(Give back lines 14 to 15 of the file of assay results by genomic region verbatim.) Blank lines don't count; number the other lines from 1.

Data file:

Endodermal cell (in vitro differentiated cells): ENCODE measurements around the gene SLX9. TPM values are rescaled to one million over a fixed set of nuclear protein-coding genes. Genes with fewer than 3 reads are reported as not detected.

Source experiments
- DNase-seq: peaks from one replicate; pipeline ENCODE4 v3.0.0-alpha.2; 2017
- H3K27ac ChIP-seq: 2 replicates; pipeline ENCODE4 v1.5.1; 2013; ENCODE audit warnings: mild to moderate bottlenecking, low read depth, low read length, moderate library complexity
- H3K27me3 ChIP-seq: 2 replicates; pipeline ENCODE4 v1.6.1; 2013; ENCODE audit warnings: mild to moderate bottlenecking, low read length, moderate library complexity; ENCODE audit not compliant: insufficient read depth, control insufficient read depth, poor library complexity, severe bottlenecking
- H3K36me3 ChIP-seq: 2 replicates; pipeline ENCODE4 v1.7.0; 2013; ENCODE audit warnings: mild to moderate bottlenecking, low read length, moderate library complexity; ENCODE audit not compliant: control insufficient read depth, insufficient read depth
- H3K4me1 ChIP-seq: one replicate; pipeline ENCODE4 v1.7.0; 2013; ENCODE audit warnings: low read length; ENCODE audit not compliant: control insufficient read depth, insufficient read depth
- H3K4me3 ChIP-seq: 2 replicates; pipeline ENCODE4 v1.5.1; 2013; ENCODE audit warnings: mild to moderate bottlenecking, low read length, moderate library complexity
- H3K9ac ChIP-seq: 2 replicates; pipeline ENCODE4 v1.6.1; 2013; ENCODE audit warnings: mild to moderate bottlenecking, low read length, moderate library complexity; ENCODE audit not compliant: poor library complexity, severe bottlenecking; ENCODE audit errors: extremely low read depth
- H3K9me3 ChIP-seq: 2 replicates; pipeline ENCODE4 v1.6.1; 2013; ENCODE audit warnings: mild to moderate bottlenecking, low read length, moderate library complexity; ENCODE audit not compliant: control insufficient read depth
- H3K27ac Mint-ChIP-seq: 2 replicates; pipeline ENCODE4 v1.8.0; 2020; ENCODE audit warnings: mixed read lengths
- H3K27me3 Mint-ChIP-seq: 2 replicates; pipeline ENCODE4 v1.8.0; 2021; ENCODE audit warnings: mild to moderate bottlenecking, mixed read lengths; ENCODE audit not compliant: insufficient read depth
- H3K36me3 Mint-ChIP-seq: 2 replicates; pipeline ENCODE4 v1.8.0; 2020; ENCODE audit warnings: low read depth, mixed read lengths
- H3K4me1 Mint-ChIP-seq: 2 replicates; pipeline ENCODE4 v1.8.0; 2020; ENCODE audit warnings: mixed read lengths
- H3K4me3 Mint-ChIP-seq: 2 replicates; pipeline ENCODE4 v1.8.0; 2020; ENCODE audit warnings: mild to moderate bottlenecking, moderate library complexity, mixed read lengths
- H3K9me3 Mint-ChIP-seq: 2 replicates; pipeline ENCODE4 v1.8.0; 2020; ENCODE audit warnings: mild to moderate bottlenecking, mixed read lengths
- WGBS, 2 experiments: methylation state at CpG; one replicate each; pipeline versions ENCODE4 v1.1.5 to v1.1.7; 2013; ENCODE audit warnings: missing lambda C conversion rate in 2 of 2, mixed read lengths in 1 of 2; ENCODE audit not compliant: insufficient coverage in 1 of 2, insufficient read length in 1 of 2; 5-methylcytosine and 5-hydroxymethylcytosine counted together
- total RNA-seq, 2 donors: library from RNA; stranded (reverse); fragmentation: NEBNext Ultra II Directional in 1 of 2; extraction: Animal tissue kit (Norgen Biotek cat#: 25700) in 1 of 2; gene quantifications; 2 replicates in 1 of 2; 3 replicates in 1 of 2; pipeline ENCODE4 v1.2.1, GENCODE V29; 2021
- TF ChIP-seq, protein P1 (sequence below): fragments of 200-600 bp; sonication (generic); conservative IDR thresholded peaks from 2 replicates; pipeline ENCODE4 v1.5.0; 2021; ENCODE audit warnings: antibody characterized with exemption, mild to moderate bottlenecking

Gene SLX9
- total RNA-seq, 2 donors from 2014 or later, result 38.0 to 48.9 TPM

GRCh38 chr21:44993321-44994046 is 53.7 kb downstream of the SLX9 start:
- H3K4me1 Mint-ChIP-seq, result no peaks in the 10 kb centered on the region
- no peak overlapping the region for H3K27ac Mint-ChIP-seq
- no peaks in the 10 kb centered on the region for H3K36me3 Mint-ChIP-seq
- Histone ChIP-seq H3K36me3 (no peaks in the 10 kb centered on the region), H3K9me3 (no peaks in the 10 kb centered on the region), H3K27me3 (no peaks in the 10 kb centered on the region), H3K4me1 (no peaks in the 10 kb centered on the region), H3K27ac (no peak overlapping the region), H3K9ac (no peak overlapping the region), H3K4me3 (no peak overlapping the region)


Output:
- H3K4me1 Mint-ChIP-seq: 2 replicates; pipeline ENCODE4 v1.8.0; 2020; ENCODE audit warnings: mixed read lengths
- H3K4me3 Mint-ChIP-seq: 2 replicates; pipeline ENCODE4 v1.8.0; 2020; ENCODE audit warnings: mild to moderate bottlenecking, moderate library complexity, mixed read lengths